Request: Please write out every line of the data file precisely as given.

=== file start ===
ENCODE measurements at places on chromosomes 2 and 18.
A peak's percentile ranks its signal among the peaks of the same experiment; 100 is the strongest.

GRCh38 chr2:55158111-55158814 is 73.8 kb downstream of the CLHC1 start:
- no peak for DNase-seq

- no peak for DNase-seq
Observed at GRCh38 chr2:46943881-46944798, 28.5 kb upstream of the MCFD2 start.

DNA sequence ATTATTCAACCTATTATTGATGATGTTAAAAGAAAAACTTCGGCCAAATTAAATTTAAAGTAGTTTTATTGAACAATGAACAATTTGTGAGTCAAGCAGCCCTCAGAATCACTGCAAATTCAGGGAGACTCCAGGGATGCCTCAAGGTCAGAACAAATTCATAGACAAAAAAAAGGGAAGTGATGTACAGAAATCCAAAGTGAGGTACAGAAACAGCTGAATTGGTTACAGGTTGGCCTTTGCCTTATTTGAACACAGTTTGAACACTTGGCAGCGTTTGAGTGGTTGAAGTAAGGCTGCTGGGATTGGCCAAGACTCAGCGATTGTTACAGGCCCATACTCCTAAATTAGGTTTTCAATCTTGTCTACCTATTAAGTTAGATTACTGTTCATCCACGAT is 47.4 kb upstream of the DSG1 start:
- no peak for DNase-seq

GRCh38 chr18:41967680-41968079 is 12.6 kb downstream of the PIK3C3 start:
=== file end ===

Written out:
ENCODE measurements at places on chromosomes 2 and 18.
A peak's percentile ranks its signal among the peaks of the same experiment; 100 is the strongest.

GRCh38 chr2:55158111-55158814 is 73.8 kb downstream of the CLHC1 start:
- no peak for DNase-seq

- no peak for DNase-seq
Observed at GRCh38 chr2:46943881-46944798, 28.5 kb upstream of the MCFD2 start.

DNA sequence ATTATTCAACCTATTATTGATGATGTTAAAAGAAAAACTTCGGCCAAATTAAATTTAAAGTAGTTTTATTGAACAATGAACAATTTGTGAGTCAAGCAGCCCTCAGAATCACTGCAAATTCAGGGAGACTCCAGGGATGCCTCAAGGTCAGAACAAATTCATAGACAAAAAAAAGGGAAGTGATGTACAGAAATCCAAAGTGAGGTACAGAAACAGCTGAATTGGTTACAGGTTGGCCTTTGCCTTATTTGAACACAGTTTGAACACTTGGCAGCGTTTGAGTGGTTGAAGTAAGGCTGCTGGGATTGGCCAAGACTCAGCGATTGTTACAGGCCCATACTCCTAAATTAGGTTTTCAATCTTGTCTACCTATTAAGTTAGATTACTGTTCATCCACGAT is 47.4 kb upstream of the DSG1 start:
- no peak for DNase-seq

GRCh38 chr18:41967680-41968079 is 12.6 kb downstream of the PIK3C3 start: